why behaves Mitch McConnell so ambivalent? Why is he criticizing his own party? David Leonhardt tried in his morning recap TheMorning in the New York Times an answer on 10.2.2022/XNUMX/XNUMX; and again the dazzling figure of Trump plays a key role. McConnell knows that Trump is reaching groups of voters that Republicans have never been able to win. But he also knows that Trump is alienating constituencies that Republicans have won in the past, such as the suburbs who are now helping the Democrats in Arizona and Georgia win. In this political landscape, in the eyes of a man whose only goal is to empower Republicans, extremism is unnecessary and counterproductive. 

David Leonhardt quotes the Harvard professor Daniel Ziblatt, which sees McConnell and the Republicans in a "semi-loyal swing": one day they condemn undemocratic behavior, only to the next day backtrack into ambiguity (nytimes.com - The Morning, 10.2.22/XNUMX/XNUMX: Why has Mitch McConnell criticized his own party").

My conclusion from all of this is that a party that is “semi-loyal” – that is, lukewarm – to democracy is dangerous.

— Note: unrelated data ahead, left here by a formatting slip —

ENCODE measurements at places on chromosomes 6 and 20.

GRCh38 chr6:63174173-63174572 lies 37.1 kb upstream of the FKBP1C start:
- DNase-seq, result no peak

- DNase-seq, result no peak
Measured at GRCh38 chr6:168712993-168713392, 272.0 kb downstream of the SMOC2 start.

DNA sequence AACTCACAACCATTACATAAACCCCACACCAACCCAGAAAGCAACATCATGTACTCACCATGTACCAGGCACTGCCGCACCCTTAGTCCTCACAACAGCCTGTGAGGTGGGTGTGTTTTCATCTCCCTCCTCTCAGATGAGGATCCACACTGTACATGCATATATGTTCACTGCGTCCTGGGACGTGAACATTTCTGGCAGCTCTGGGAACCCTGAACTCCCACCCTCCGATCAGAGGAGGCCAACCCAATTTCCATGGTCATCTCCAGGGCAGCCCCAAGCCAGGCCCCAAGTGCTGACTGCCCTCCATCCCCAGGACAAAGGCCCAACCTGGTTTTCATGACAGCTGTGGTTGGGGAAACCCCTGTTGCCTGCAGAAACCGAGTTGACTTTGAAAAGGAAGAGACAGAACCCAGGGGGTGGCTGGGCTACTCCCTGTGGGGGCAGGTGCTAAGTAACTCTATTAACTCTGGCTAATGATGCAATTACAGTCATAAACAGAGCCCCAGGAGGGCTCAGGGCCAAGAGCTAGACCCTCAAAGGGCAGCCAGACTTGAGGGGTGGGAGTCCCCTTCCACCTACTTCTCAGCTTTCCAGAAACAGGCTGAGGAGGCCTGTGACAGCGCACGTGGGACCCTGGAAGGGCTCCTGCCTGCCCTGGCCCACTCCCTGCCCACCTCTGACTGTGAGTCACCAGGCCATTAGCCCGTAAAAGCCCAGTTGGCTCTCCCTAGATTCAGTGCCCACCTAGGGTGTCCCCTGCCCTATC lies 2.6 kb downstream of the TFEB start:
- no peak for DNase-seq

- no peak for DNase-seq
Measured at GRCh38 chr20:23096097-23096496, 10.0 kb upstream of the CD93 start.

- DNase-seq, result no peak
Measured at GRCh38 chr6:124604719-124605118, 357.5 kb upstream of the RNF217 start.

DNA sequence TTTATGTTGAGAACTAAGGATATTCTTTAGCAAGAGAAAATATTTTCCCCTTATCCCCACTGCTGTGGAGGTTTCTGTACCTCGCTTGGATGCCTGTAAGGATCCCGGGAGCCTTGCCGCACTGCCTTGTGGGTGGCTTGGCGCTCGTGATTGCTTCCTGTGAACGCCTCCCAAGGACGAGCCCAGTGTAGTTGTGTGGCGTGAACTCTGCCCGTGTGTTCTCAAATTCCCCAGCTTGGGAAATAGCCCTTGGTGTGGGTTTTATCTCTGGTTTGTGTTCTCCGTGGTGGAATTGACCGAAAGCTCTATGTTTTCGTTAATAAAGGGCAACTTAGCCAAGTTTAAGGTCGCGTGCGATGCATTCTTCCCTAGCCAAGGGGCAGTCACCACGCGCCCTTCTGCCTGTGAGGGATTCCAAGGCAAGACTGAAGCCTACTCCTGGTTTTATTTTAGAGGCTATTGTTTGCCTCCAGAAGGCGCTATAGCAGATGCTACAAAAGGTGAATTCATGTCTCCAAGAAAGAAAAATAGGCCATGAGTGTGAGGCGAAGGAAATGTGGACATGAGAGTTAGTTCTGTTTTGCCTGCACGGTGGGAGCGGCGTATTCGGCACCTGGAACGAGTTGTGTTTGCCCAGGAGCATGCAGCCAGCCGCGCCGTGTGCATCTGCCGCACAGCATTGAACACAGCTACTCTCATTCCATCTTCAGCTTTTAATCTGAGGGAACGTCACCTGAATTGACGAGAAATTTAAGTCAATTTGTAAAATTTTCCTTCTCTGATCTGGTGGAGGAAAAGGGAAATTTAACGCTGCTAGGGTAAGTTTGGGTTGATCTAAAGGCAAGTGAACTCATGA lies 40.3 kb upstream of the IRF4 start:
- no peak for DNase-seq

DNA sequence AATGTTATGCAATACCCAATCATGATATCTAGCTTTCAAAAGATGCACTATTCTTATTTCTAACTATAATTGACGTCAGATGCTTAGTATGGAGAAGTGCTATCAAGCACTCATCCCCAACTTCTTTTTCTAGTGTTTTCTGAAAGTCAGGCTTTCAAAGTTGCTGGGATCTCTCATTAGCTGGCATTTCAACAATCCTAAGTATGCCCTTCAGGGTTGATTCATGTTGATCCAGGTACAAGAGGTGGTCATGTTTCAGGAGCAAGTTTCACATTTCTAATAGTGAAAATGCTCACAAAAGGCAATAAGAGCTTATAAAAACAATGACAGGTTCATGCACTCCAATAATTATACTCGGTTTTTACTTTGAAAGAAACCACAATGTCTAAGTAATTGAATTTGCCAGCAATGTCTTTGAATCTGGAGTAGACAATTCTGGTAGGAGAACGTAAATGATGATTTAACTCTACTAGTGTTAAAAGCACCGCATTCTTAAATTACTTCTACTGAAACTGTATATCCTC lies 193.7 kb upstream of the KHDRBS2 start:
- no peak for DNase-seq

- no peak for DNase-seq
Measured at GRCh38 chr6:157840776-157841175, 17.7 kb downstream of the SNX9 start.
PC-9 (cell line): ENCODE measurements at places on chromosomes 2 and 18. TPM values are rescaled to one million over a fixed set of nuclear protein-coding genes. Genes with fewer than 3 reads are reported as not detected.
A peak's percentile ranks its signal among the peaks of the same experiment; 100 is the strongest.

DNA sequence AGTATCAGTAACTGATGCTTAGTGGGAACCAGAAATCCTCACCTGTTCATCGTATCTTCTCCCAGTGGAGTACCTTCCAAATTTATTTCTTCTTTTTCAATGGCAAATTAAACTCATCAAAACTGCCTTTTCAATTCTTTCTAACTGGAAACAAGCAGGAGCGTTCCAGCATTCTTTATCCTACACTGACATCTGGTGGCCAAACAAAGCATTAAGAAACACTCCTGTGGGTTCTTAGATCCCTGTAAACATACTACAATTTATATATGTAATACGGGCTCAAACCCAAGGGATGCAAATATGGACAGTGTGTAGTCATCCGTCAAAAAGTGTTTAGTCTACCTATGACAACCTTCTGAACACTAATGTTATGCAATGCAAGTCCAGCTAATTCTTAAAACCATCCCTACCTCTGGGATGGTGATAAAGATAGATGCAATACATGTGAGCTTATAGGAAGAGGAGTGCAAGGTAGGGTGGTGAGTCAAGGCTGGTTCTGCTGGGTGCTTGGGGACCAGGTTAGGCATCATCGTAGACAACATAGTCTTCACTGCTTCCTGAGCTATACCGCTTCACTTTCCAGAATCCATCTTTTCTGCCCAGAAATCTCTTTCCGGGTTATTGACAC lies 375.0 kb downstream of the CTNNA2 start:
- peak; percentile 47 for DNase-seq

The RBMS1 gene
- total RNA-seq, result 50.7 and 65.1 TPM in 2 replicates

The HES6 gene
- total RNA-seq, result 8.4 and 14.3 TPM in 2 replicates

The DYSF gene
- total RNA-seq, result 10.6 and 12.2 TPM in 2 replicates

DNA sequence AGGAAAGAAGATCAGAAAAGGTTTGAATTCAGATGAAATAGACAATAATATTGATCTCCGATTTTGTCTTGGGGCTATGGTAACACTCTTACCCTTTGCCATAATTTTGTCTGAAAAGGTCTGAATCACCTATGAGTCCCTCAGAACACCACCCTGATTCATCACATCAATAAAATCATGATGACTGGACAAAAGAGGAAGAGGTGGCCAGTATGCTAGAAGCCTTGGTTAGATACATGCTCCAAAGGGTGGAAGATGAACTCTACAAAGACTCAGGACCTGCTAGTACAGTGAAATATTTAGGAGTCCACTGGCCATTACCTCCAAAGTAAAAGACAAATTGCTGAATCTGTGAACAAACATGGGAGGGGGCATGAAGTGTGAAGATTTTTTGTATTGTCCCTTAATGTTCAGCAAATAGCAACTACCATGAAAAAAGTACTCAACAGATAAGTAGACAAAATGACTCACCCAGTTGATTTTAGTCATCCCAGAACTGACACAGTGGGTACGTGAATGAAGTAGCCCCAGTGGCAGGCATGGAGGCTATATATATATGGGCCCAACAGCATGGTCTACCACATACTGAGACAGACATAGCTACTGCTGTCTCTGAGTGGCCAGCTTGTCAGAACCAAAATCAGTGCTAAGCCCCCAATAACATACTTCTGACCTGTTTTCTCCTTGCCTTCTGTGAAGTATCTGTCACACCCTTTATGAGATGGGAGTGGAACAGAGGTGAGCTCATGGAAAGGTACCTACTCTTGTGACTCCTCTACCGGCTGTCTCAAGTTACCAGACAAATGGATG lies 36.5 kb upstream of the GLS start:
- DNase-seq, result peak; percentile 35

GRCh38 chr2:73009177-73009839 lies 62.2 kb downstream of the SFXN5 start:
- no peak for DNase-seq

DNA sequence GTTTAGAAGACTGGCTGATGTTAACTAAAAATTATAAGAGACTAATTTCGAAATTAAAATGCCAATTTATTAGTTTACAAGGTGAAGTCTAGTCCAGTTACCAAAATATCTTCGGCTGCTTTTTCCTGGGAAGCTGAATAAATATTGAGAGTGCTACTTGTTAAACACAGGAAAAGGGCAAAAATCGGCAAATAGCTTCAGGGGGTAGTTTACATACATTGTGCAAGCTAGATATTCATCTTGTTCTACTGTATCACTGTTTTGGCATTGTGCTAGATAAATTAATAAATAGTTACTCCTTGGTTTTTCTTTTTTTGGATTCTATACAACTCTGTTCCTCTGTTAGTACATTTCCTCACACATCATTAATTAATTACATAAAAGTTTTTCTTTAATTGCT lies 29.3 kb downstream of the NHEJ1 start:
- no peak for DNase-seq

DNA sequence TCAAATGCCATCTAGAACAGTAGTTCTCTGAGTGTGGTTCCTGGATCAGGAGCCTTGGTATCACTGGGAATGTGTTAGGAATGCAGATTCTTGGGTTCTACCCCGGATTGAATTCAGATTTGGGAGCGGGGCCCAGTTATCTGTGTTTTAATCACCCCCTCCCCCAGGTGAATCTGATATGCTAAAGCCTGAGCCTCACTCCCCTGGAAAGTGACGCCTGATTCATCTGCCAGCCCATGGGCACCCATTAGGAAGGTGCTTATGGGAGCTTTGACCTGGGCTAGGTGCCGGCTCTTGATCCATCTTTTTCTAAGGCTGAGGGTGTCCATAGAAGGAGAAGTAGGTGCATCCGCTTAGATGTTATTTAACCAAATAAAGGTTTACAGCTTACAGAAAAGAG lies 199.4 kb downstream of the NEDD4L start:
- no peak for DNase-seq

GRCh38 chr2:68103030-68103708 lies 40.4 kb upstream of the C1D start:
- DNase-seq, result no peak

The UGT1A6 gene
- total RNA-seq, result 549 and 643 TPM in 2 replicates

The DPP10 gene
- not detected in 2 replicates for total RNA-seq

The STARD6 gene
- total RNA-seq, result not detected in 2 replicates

Most Republicans are aware of this issue and would rather deal with other issues than the storming of the Capitol. Some fear that the Democrats will want to use 6.1.2021/XNUMX/XNUMX as a weapon against them (the Republicans). Others are simply reluctant to take on Trump, who still dominates the party. “Far beyond normal arguments and legislative differences, the legacy of January 6 has deepened the toxic rift between congressmen and their staffs on both sides. On the first anniversary of the storm (6.1.2022/XNUMX/XNUMX), security forces were on alert. A video on the Internet called for the mass execution of MPs.” Incidentally, so the New York Times there was no evidence of an organized conspiracy. However, in the internet chat, there were calls from right-wing groups for celebrations and rallies to mark the anniversary, which, as they put it, were intended to “protest the persecution of hundreds of leaders”. However, there were no big events. Washington DC remained quiet on January 6, 2022.